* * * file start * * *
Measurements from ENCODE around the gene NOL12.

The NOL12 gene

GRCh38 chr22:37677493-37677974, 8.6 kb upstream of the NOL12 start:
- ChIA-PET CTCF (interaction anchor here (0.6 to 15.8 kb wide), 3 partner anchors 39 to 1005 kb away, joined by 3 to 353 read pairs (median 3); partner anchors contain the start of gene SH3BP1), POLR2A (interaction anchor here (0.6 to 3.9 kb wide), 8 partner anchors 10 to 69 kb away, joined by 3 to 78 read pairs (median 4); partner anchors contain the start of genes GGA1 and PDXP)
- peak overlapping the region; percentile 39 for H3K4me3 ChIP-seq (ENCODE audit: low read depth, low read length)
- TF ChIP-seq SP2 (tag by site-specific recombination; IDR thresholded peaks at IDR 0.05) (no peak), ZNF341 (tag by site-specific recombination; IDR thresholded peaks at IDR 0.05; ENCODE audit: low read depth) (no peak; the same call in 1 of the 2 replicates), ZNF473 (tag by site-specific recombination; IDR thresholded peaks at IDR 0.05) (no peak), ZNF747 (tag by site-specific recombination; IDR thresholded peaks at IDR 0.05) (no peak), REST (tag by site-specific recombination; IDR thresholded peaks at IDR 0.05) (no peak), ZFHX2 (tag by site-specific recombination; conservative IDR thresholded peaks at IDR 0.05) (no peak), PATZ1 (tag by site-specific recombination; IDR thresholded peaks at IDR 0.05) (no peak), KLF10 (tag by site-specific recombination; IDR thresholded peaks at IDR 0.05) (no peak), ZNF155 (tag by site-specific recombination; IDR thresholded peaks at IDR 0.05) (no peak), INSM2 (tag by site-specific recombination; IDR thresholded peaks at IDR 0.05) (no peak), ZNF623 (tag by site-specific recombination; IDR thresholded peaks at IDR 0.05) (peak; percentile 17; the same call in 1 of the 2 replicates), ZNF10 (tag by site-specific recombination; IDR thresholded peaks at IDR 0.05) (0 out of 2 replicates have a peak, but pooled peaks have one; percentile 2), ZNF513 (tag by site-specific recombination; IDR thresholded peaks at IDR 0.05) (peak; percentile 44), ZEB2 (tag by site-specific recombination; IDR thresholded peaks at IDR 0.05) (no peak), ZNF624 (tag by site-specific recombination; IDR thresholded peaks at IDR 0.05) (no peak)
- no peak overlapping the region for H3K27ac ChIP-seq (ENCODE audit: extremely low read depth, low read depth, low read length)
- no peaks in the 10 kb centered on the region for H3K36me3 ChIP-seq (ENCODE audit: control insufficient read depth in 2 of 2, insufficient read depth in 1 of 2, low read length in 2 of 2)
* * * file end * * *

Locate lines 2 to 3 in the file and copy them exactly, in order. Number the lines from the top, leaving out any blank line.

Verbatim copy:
The NOL12 gene

GRCh38 chr22:37677493-37677974, 8.6 kb upstream of the NOL12 start: